The harder you search for god, the more you realize he isn’t there!
By Guest Author: Don Severs
I am a religious atheist. I share the ultimate concerns of religious people, but my search for God has led me away from gods.
Many atheists are religious. We yearn for meaning and purpose, we’re animated by concern for humanity, and we recognize the power of working together. Of course, there are non-religious atheists. They are suspicious of group prayer, hymn singing and the pulpit. I share these misgivings, but there is much good in religion I want to cultivate. I attend a Unitarian church. It has far more atheist members than my local atheist group. But Unitarian churches have no creed, so there is nothing to surrender to, except the joint desire to come together and do good. I lend my voice, but I also scan the hymn lyrics and often withhold it, sometimes mid-verse.
If I hear something troubling from the pulpit, I go home and write a response. I act as an at-large committee member, not a Party member. I am wary of groupthink and headless mobs, even liberal ones. I am as hard on my own thinking as I am on others. An unexamined belief is not only not worth having, it’s not really even a belief if we don’t understand its consequences.
Already, we can see that ‘religion’ is a big word like ‘politics’. If fact, religion is largely politics. It is an effort to get people to work together. As such, it is going to be aggravating, uplifting and full of compromises. But it is worth it and we can’t do nothing. Our humanity requires us to try.
But religion isn’t just politics. It is usually polluted with supernaturalism and unreason. Faith is declared be a virtue, without mentioning that it is a road to anywhere. We are often programmed to believe that following the rules of invisible gods is necessary for us to be good people. These often include dietary and sexual restrictions that have nothing to do with human well-being. They are like being told which peg to hang your coat on. And billions of people take them very seriously, to the point that they restrict the rights of women and minorities because of them. We are told we can live forever, but there are conditions. We are told our faith is correct but other faiths are wrong. Or we are told they’re all correct, which is itself unbelievable.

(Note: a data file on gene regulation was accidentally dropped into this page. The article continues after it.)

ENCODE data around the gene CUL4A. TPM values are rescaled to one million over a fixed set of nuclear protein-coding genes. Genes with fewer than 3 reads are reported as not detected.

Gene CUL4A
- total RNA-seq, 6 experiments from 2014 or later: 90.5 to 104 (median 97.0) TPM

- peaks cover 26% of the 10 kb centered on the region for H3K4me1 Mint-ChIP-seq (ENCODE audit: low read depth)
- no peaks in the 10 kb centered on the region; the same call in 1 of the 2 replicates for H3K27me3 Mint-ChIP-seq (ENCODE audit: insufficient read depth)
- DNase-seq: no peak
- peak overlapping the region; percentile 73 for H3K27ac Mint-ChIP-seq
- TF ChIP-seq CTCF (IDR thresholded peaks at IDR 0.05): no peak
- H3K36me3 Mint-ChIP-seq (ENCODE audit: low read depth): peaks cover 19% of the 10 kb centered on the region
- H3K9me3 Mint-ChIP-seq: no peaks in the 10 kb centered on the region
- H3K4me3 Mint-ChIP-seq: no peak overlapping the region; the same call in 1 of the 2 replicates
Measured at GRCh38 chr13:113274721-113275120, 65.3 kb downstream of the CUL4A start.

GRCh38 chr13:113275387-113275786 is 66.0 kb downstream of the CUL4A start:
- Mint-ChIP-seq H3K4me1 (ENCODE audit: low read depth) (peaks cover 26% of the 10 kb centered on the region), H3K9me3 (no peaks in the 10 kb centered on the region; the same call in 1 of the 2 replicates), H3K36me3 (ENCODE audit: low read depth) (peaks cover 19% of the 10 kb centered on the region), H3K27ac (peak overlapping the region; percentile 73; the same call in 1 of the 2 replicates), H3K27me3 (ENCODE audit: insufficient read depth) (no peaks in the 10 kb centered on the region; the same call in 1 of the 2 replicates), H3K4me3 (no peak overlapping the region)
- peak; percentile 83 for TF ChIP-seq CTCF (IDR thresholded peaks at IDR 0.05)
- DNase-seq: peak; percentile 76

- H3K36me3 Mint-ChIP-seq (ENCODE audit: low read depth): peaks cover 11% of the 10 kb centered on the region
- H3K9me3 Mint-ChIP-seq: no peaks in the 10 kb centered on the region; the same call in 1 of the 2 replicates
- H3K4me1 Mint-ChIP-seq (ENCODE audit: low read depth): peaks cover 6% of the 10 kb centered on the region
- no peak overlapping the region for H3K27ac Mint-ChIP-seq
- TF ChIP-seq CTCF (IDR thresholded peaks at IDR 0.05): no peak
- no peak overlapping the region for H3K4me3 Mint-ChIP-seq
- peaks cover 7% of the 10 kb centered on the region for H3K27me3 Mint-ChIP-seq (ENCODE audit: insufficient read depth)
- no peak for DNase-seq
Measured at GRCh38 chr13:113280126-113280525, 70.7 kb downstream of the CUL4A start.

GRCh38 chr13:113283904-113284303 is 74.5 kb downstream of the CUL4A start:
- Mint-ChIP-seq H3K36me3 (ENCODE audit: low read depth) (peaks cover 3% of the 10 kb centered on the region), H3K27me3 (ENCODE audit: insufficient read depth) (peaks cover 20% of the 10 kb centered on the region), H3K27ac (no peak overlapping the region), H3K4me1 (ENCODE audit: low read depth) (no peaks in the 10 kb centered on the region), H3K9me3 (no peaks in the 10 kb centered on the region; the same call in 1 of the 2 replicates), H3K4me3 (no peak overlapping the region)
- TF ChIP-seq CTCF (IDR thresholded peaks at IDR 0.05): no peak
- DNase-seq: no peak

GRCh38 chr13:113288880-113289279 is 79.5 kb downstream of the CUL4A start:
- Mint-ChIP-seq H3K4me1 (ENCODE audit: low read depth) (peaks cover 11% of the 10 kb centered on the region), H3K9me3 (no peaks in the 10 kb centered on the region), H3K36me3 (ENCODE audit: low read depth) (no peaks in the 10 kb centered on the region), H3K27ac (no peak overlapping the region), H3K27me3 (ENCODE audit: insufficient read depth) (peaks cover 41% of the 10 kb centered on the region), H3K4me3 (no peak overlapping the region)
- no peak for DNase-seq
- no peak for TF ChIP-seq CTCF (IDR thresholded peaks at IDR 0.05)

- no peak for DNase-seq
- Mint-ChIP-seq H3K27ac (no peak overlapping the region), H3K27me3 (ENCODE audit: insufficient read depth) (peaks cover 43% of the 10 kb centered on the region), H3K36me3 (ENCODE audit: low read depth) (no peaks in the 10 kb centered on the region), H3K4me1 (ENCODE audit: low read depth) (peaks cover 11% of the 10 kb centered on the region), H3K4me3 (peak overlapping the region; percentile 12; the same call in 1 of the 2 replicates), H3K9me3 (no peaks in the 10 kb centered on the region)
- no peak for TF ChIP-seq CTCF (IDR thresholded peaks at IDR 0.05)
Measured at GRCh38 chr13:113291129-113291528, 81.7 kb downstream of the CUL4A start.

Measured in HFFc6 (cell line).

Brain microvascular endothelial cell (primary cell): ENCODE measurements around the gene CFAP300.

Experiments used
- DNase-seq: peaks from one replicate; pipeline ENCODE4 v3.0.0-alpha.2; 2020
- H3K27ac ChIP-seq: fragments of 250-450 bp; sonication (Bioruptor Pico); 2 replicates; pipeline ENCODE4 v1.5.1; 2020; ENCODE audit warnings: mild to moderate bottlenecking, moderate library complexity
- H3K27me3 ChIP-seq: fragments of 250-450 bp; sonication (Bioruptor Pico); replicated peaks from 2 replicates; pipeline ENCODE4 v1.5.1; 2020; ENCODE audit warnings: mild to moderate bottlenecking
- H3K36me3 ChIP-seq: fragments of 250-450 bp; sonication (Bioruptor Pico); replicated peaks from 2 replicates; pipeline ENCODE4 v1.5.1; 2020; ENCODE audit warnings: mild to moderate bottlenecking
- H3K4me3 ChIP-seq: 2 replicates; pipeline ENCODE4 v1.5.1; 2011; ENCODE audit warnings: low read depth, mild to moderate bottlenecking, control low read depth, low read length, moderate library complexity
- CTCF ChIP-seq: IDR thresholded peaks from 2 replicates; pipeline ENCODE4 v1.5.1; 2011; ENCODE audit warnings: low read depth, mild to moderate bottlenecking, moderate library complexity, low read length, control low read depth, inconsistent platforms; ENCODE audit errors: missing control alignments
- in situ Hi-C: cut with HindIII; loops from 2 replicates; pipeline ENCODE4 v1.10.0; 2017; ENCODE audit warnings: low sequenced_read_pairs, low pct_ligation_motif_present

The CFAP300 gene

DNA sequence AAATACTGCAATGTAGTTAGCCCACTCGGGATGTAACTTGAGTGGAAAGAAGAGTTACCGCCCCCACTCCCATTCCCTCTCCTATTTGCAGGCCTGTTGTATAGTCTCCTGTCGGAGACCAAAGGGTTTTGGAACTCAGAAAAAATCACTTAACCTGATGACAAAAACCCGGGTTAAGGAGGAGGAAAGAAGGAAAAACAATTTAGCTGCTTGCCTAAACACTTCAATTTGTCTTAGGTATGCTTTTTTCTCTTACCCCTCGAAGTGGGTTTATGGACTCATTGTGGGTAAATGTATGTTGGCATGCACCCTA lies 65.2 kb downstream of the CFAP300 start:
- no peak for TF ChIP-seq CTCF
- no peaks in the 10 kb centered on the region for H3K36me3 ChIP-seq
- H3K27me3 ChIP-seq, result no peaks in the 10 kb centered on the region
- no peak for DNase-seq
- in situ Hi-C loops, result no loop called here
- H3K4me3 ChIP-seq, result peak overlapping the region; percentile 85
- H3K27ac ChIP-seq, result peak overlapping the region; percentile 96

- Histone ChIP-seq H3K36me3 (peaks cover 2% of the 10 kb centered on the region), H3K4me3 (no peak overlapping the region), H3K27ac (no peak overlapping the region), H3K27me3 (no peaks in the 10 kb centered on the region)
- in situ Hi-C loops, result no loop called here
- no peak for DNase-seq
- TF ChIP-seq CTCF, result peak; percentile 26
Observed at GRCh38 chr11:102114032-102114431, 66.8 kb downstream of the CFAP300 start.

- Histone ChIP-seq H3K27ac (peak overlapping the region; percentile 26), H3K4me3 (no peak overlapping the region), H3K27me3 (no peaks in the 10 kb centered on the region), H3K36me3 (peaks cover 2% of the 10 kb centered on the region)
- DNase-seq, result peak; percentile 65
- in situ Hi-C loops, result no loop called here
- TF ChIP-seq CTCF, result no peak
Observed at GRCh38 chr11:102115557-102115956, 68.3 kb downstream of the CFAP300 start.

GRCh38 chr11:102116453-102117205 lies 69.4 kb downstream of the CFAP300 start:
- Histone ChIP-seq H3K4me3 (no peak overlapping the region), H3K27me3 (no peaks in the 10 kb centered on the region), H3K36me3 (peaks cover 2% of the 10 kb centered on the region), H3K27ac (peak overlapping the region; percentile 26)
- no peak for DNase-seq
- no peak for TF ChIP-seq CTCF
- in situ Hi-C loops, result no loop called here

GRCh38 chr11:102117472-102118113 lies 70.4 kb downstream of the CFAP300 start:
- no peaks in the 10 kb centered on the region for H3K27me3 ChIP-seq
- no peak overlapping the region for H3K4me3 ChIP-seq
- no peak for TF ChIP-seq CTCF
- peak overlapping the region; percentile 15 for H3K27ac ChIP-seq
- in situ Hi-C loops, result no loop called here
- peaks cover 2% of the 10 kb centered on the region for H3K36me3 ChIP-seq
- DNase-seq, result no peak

So why am I religious? Well, I’m not religious if religion requires faith. And I’m not religious if it requires God. I am religious because I’m concerned with the things that religion lays claim to: morality, ethics, meaning, purpose and knowledge. I want to help rescue religion from its supernatural corruptions. Carl Sagan:
“A religion that stressed the magnificence of the universe as revealed by modern science, might be able to draw forth reserves of reverence and awe hardly tapped by traditional faiths. Sooner or later, such a religion will emerge.”
It’s already here. Unitarian Universalism is close, but we don’t need its imprimatur. Sagan’s religion comprises perhaps a billion dispersed people who don’t know they are members. They are people who live moral, meaningful lives without supernaturalism. Many of us have found each other in UU churches, atheist groups and on the internet. We are more visible and politically involved than ever.
Being a religious person, I am open to God, but I can’t find one. It is common for atheists to be knowledgeable and interested in religion. In my own investigations, all the gods I have encountered are unworthy of my devotion. Why? I have several scientific, logical and moral reasons, but the clincher is this: Little kids suffer needlessly. That’s it.
It is impossible to believe that Indonesia, Haiti and Japan were the best an all-powerful god could do. It is impossible to believe that he couldn’t have reduced the suffering of even one kid a little bit. But we don’t need spectacular disasters to know this. We have always had smallpox, birth defects, mental illness and neglect as demonstrations of God’s character. Yet, when I point this out to believers (typically Christians), they make excuses for God! As if God needs primates to defend him. Come out and answer for your crimes! Where are you? No Greater Good, no happy ending justifies the real, present abandonment and torture of children.
You might think this is unfair. We shouldn’t expect God to meddle with nature and make everything fair and safe. I couldn’t agree more. But then you have to stop saying he helps you and he is a loving God. It isn’t loving to help some people through a divorce or a child’s illness, then do nothing for a kid with a brainstem tumor. You have to admit that, if God exists, he plays favorites. You can’t have it both ways.
Am I angry at God? I would be if he were real. If believers love God, they should do what a good defense attorney would do: try to convince us that God is absent from the scene of the crime. Deists understand this. They like to think Something started the universe, but then retired or died. Ordinary human compassion requires it. It is unthinkable that any God presides over the epic, ongoing suffering we read about in the news every day. We would pillory anyone in our community who did the same. It is also more than a little selfish to take comfort in a God who isn’t for everyone.
So, the best thing we can say for God is that he is absent. Anything else implicates him in crimes against humanity.
But wait! Doesn’t God deserve a good defense? Absolutely. I’d love to hear it. But consider this: the defendant is all-powerful, created the universe and populated it with planets and species. Yet you want a jury to believe he couldn’t allow one more drop of rainwater to fall in a child’s mouth before she died from gangrene in her crushed legs? See you in court.